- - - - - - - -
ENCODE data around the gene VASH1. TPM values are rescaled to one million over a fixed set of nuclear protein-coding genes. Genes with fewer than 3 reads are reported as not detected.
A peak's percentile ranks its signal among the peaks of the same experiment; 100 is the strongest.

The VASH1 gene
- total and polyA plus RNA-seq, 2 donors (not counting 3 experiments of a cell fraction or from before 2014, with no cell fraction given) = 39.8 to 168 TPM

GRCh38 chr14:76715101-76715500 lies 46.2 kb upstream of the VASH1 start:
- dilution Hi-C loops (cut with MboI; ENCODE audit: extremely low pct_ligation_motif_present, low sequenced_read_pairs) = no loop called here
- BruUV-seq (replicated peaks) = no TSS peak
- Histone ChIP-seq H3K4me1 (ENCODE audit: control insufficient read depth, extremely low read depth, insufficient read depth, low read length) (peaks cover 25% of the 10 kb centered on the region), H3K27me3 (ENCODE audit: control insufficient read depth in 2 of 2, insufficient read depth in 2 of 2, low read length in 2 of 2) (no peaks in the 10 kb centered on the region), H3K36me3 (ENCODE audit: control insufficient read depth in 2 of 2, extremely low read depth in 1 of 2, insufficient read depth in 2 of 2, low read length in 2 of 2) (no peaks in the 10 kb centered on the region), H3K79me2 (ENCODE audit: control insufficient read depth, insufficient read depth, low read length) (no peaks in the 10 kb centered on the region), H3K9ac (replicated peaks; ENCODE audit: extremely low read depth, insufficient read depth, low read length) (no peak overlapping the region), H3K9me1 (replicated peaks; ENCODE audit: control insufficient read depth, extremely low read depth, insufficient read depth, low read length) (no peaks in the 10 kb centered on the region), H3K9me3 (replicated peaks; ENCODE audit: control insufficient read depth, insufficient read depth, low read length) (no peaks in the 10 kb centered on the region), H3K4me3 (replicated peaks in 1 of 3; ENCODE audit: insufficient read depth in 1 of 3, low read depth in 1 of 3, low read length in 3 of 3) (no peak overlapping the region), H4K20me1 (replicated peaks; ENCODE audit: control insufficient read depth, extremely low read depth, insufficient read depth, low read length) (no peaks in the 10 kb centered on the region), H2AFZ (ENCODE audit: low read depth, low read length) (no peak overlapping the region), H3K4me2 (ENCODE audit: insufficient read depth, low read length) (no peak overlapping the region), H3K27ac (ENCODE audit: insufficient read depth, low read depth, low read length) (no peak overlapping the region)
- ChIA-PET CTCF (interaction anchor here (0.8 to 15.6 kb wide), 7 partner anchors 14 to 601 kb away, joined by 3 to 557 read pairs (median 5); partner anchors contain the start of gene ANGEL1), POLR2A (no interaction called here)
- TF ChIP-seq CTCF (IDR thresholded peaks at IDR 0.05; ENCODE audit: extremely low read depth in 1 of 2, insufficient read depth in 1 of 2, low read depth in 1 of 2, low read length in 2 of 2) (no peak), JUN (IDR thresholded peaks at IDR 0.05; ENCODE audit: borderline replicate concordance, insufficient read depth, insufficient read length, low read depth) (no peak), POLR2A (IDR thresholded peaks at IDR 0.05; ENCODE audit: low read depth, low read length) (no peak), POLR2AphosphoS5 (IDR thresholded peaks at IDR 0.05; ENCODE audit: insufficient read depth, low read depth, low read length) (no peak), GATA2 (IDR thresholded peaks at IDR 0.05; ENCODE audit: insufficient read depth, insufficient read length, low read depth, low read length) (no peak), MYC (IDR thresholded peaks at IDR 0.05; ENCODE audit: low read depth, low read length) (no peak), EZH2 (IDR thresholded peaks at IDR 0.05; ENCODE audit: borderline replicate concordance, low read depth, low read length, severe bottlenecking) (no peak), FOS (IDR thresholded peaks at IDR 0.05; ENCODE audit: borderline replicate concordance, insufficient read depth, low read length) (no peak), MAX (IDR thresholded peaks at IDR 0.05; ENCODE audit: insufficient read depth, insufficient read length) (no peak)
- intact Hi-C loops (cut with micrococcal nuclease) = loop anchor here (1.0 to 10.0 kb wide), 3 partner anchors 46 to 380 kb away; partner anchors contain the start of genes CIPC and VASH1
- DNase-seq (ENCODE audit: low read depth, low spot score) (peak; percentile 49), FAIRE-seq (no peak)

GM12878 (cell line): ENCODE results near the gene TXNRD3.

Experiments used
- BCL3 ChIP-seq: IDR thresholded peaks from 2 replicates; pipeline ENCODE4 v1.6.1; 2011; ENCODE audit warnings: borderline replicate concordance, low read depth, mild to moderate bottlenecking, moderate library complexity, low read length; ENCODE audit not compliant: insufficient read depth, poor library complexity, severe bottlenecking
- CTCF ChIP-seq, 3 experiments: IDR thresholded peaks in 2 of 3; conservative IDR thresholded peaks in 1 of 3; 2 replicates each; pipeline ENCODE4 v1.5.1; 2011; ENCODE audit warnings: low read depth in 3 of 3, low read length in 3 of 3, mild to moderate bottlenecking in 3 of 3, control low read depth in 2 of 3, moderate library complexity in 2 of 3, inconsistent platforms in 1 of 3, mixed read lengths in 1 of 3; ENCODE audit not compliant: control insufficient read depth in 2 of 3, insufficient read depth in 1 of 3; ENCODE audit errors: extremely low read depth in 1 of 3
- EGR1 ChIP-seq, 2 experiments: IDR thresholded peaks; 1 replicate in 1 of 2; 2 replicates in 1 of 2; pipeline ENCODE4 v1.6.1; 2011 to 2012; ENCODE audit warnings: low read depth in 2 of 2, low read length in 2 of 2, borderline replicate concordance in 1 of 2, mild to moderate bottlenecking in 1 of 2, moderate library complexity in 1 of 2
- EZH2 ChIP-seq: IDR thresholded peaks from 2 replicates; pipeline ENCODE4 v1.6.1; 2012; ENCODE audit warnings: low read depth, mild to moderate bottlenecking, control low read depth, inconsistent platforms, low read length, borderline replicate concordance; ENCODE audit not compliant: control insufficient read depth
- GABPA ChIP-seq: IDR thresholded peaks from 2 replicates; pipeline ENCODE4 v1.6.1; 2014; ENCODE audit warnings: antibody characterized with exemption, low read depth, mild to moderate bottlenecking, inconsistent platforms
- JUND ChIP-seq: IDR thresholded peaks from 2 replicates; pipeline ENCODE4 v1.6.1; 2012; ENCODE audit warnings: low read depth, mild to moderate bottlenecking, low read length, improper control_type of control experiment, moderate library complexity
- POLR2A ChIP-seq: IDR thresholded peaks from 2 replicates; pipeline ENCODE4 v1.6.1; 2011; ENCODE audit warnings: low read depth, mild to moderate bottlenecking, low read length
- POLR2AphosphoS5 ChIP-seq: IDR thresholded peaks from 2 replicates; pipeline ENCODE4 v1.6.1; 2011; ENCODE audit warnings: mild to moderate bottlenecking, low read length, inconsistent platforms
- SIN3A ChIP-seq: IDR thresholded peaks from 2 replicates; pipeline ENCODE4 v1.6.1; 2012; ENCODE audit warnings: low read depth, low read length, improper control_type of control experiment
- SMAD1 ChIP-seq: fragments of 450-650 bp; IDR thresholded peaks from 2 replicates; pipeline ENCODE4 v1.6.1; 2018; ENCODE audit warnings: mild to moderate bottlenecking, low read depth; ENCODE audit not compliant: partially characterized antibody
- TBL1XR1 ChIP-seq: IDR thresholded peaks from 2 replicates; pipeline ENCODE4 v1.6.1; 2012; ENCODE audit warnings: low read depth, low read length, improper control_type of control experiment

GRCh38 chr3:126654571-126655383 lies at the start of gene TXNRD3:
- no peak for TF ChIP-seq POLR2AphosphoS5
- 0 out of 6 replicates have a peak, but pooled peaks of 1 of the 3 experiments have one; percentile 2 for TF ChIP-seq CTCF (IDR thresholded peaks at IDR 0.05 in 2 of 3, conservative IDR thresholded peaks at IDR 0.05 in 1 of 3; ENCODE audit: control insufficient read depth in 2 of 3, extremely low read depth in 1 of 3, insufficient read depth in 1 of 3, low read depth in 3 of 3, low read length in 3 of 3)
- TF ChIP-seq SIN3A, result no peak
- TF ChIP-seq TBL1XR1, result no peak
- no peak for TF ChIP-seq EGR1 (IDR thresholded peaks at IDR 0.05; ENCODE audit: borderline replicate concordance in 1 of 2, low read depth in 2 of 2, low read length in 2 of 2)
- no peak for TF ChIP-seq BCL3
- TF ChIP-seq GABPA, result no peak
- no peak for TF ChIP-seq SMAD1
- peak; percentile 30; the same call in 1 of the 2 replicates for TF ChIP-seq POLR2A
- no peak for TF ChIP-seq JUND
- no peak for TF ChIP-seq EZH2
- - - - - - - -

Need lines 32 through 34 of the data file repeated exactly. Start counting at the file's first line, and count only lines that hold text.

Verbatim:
- no peak for TF ChIP-seq BCL3
- TF ChIP-seq GABPA, result no peak
- no peak for TF ChIP-seq SMAD1